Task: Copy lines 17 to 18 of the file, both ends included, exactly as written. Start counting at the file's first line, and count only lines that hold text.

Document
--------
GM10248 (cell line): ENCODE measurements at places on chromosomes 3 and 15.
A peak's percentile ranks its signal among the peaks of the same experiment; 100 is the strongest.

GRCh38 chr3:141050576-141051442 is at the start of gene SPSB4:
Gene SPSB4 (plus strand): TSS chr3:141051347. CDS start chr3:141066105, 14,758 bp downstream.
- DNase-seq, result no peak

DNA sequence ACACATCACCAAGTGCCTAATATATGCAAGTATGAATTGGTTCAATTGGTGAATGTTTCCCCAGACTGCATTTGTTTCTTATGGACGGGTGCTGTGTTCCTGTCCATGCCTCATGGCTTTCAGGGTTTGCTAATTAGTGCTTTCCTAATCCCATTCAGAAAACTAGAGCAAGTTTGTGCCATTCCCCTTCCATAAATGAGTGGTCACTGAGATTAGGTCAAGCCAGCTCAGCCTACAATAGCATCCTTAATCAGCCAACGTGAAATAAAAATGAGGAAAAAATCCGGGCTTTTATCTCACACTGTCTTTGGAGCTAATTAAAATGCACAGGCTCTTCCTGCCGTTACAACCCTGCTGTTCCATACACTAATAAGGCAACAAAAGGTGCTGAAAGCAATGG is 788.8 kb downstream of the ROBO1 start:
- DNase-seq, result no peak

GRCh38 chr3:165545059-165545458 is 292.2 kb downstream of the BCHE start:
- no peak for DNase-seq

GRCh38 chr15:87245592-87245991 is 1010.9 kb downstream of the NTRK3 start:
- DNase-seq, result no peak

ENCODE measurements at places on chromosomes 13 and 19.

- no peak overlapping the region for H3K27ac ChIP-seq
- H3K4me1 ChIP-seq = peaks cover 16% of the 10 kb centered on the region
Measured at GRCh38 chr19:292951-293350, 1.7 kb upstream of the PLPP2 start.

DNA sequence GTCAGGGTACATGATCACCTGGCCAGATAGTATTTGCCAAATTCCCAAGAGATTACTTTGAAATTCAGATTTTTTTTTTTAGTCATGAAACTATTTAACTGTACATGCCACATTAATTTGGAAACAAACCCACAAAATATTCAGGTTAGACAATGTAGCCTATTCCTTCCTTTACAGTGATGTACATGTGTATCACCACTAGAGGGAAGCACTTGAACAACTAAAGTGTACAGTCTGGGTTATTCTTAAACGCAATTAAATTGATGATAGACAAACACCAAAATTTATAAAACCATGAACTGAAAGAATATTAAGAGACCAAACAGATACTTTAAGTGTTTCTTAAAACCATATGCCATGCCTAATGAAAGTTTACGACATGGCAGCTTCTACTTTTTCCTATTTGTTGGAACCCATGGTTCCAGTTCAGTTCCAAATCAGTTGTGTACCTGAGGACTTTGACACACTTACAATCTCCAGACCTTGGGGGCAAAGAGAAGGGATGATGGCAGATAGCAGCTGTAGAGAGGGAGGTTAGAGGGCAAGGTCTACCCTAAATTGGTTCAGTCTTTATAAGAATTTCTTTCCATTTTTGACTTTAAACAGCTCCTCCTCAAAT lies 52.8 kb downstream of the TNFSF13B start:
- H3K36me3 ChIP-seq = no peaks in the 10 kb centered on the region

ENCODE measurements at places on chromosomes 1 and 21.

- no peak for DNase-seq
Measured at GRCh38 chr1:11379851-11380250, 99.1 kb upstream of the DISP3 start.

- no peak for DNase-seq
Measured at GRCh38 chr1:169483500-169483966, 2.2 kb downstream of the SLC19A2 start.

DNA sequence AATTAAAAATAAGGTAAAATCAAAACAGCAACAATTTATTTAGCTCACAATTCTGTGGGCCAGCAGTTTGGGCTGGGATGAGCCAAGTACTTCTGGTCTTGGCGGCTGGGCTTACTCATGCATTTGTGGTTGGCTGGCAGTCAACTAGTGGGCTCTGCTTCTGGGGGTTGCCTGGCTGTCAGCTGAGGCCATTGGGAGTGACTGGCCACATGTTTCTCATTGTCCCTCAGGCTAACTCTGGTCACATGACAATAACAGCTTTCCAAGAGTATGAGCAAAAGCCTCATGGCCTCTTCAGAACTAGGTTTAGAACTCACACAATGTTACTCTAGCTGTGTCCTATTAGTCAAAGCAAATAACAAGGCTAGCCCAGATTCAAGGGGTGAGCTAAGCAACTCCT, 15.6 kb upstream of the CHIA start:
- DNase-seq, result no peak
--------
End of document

- H3K36me3 ChIP-seq = no peaks in the 10 kb centered on the region

ENCODE measurements at places on chromosomes 1 and 21.